Albank, which has long considered tellers members of the branch selling team, regularly rewards platform referrals with bonuses, gifts, and branch parties. With tellers gaining more responsibility and possibly more pay, banks may also see less turnover among those who are typically their lowest-paid employees.

Another bank with high expectations of its tellers is Laredo National Bank, Laredo, Tex. Since most of its transactions occur in the branch, tellers are on the front line of an automation strategy to enhance customer service.

"We need to get away from the restraints we have on the people who work for us," said Dan Ryan, executive vice president for banking systems at Laredo National. "Banking has traditionally had predefined notions about what person should be doing what job." The result, he added, is a splintered customer service approach that the bank is taking steps to fix.

Since late 1993, Laredo National has used a plan developed by IBM and systems integrator QIV Systems, San Antonio, that revamps the bank's delivery system from the workstation to the mainframe and everything in between.

"We're putting more of our focus on the customers and less on back- office procedures," Mr. Ryan said.

Like most banks that upgrade their branch automation, Laredo National is installing client/server-driven personal computers with on-line access to mainframe customer information files.

The installation is expected to be completed by the middle of next year. The system is to replace a Lundy teller network that runs off- and on-line and uses software from Florida Software Systems.

The bank's automation plans also include an imaging system that will enable tellers to do quick, single-item research at the teller window. Through this function, tellers can display a check for the customer or make a copy via laser printer. The bank is also studying ways to eliminate paper from many teller transactions.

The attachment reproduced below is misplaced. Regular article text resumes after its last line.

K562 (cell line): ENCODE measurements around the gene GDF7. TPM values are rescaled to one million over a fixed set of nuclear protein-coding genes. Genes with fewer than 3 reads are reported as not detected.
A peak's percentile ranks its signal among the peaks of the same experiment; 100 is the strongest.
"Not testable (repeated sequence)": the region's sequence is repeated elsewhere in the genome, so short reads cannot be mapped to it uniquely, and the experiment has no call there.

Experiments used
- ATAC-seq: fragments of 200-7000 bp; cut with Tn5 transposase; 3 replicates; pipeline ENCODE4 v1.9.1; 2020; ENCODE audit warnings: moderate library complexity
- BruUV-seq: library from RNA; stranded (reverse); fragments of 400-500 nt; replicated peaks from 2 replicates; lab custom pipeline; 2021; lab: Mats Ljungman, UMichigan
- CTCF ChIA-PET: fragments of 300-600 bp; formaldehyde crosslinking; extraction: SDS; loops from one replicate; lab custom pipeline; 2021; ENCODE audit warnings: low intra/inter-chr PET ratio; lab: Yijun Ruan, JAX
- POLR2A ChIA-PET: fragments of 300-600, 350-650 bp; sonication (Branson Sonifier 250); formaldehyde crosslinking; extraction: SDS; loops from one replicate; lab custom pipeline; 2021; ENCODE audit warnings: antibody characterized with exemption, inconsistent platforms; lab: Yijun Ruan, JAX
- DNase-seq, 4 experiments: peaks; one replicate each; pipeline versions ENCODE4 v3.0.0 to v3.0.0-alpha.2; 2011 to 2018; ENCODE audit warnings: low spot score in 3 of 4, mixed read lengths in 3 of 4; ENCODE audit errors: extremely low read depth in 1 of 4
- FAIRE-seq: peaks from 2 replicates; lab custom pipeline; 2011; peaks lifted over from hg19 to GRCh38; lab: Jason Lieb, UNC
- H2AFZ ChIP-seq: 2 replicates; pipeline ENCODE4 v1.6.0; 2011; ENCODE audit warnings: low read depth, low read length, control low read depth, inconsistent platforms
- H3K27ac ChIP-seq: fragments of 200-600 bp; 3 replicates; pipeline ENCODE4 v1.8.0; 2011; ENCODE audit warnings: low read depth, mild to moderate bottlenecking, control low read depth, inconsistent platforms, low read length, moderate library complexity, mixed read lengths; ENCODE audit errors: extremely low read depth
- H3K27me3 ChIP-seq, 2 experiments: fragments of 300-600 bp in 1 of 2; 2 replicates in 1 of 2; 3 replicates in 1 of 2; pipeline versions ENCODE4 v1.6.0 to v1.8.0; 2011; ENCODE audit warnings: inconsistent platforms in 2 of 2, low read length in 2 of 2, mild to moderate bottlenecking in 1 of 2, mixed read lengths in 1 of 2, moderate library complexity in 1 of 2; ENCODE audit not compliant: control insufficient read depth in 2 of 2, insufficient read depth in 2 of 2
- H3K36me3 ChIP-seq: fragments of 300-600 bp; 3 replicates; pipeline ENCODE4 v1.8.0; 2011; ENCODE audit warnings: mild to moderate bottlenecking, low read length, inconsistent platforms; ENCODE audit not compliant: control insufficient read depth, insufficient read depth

Meanwhile, not all banks believe in the worth of a sales-conscious teller staff.

"It may sound good for a teller to say, while you're standing there cashing a check, let me sell you an IRA," said Walter Leonard, executive vice president at Wachovia Corp., Winston-Salem, N.C. "But we suspect that customers are not going to be receptive to that."

Mr. Leonard noted that customers may be put off by a teller's pushing bank products when all they wanted to do was make a deposit or cash a check.

"Most folks are not thinking about discussing investment options when they get to the teller line," he said. "They want a fast, efficient, accurate, and friendly transaction-processing environment."

"They also don't want the person in front of them having a long conversation," Mr. Leonard said.

Ms. Fairbank of American Management Systems noted that one way to keep lines moving is to develop two- to three-sentence scripts for tellers to use when presented with a sales prospect.

"There should also be a way a teller can take a customer who wants more information about a product to a platform officer while another teller completes the transaction," she said.

Apart from the fear of creating disgruntled account holders, Mr. Leonard foresees another pitfall in transforming tellers. "We're concerned that getting the teller to think about something else may deteriorate their accuracy," he said. "It would certainly slow the transaction process down."

Though Mr. Leonard said he "never says 'never,' " Wachovia tellers will continue providing the level of service to which customers are used, even as the bank ushers in a new client/server-based branch automation system.

For Wachovia, the goal is to help tellers do even better what they ordinarily do.

"Our general concern is to ask our customers how do they want to be served and where and when do they want to be served," Mr. Leonard said. "Then we're saying that's the way we want to serve them."

Ms. Monahan is a freelance writer based in New York.